Insulted?

Sitcoms often show people tearing each other down. We laugh when we hear good jabs, but in real life, those jabs can wound. If a comment especially stings, we tend to remember it for years, even more than physical pain we have endured. We replay the words in our minds, dwelling on them. Our emotions latch on, and our self-worth suffers. Insults cut to the heart.

But our inner peace should not depend on another’s words. When I was a teenager, I was cussed at by a coworker when I simply asked her to pass me a straw. I was in tears, trying to figure out how I deserved that. My manager sent me to clean tables while she talked to her. The girl was pregnant and scared, and her feelings—which had nothing to do with me—made her blow up at me. People’s actions stem from their own mental state and circumstances. Yet in the moment, I only focused on how I was wronged. I had been treated unjustly. Maturity teaches us to take our eyes off ourselves and to see others the way Jesus does—lost and in need of a Savior.

Good sense makes one slow to anger, and it is his glory to overlook an offense.

Proverbs 19:11 (ESV)

Jesus had compassion on people. He didn’t look for people that deserved his compassion. He looked for broken people who wanted wholeness. Our role as his church is to bring people to Jesus and to teach them his words, which bring healing.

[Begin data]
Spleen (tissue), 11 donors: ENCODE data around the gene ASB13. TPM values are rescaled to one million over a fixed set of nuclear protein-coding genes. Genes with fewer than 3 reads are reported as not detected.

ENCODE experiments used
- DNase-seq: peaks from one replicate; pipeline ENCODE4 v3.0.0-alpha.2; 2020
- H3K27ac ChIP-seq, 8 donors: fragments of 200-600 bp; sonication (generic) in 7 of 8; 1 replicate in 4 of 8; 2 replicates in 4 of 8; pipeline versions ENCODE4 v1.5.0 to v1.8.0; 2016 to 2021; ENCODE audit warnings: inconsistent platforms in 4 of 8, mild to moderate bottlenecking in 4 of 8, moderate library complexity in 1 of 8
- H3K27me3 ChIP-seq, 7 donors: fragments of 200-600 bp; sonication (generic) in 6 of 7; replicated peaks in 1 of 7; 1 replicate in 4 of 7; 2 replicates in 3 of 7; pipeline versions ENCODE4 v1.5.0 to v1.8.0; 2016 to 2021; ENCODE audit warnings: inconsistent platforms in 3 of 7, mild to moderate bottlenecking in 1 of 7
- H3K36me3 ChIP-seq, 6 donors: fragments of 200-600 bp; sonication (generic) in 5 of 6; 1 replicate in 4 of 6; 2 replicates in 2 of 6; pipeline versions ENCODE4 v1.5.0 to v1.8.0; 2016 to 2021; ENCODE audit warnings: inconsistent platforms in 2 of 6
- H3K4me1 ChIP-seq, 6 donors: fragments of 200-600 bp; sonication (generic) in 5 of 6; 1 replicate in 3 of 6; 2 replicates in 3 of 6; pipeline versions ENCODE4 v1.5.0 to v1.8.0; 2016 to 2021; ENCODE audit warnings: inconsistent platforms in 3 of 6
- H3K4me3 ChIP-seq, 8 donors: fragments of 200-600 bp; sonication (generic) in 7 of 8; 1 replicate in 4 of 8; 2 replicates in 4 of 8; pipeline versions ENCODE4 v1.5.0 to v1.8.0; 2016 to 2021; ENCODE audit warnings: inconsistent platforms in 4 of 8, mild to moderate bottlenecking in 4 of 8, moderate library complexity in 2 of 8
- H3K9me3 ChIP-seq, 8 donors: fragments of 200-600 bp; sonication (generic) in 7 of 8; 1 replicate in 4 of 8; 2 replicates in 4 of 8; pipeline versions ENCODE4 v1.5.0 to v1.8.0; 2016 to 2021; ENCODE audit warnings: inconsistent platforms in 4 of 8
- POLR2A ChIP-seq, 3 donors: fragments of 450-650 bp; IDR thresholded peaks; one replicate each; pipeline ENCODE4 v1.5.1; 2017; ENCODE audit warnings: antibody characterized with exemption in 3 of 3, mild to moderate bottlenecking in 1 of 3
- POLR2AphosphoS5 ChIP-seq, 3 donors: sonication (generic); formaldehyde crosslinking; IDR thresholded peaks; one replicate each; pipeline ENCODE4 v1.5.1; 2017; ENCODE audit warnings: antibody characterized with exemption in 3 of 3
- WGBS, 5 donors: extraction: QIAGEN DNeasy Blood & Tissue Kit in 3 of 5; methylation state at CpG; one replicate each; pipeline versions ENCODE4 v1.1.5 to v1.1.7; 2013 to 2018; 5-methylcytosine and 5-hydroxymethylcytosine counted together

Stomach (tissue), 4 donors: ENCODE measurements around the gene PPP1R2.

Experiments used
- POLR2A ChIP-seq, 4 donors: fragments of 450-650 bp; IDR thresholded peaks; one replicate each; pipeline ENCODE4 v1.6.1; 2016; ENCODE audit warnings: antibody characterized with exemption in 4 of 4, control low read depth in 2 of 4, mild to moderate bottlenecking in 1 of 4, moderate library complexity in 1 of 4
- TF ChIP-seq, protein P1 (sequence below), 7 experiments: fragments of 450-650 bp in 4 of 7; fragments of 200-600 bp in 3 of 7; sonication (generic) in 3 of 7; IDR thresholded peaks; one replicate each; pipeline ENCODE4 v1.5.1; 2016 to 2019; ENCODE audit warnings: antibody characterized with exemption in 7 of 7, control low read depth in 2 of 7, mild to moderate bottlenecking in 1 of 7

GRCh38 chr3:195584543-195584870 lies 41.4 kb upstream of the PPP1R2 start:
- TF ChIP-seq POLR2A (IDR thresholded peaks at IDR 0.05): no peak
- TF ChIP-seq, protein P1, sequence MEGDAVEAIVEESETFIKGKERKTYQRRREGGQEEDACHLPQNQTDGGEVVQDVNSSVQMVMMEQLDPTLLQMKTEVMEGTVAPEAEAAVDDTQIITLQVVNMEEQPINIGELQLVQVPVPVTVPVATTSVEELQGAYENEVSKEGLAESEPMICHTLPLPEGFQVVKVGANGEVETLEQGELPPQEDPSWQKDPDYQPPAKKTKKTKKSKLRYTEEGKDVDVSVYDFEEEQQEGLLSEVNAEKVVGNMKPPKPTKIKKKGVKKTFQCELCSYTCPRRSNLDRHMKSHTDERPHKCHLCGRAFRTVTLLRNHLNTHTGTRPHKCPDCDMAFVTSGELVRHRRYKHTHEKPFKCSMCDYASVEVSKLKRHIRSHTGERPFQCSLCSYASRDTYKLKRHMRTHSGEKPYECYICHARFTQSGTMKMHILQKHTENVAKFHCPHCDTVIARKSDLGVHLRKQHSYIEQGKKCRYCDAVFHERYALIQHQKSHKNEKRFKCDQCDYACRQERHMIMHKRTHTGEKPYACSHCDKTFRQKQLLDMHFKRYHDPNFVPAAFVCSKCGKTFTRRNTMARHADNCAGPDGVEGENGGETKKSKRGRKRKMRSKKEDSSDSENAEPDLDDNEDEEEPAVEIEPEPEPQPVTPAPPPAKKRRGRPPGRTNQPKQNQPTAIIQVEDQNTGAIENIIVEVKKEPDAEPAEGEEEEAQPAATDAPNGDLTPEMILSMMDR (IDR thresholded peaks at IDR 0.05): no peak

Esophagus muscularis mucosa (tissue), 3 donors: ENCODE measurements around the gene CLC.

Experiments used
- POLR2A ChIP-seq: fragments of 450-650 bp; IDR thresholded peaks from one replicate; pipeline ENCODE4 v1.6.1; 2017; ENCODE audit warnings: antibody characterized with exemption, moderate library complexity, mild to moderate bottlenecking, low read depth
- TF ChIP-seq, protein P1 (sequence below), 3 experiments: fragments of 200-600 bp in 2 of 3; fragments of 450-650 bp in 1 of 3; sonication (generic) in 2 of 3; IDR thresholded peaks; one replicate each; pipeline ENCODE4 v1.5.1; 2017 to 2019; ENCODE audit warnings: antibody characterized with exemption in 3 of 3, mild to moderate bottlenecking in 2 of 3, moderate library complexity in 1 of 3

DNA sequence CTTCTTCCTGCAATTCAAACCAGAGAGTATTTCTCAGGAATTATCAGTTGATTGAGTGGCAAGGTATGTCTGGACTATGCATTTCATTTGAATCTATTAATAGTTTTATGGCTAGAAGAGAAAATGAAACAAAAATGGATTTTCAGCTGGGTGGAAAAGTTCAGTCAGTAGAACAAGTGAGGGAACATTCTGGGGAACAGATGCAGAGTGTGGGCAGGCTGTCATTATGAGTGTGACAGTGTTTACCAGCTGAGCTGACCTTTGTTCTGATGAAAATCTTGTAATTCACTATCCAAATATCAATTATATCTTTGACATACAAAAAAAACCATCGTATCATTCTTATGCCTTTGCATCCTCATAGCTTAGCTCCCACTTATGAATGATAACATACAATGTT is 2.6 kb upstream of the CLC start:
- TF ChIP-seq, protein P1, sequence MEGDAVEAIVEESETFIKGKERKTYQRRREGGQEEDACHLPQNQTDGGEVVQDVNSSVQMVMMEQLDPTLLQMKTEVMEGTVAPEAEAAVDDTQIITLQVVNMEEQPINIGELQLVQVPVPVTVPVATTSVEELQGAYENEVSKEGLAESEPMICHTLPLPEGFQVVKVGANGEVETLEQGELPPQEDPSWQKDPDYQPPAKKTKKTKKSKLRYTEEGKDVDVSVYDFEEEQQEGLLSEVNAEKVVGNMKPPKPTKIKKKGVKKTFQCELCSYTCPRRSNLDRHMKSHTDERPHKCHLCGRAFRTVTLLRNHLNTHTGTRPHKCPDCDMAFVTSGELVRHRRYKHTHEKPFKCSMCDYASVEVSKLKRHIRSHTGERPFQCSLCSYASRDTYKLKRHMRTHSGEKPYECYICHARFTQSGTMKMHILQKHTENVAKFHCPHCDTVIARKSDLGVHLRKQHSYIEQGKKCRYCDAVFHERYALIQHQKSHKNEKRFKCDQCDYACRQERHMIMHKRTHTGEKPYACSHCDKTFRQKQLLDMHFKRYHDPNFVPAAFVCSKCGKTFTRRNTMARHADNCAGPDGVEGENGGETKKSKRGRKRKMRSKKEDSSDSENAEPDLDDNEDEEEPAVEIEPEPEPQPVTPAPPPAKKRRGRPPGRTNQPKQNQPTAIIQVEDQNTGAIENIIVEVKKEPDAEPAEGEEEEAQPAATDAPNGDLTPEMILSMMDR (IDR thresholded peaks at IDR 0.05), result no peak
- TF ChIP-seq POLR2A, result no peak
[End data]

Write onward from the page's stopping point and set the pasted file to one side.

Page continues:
When people use words to injure, they are probably hurting on the inside. They need compassion, even though they don’t deserve it. My sister-in-law often says, “Hurting people hurt people.” If we can overlook their rude behavior, we might see a wounded soul who needs God’s touch. Imagine a wounded animal that fights anyone who comes near. To help them, we must forgive their insult and pray for them. It’s hard to remain angry with someone when you pray for them.

…Love your enemies and pray for those who persecute you, so that you may be sons of your Father who is in heaven.

Matthew 5:44b-45a (ESV)

Our inner peace should come from our relationship with the Lord. He loves us. He gives us strength. Even if the whole world turns against us, He will be our stronghold and our salvation. So his validation is the only one that matters. If we place this ultimate trust in anything else (like money), then we have an idol. People will fail us, so don’t look to them for your self-worth. Instead of being insulted or lashing back, choose to overlook the fault and pray for them.

The vexation of a fool is known at once, but the prudent ignores an insult.

Proverbs 12:16 (ESV)

It’s a choice.

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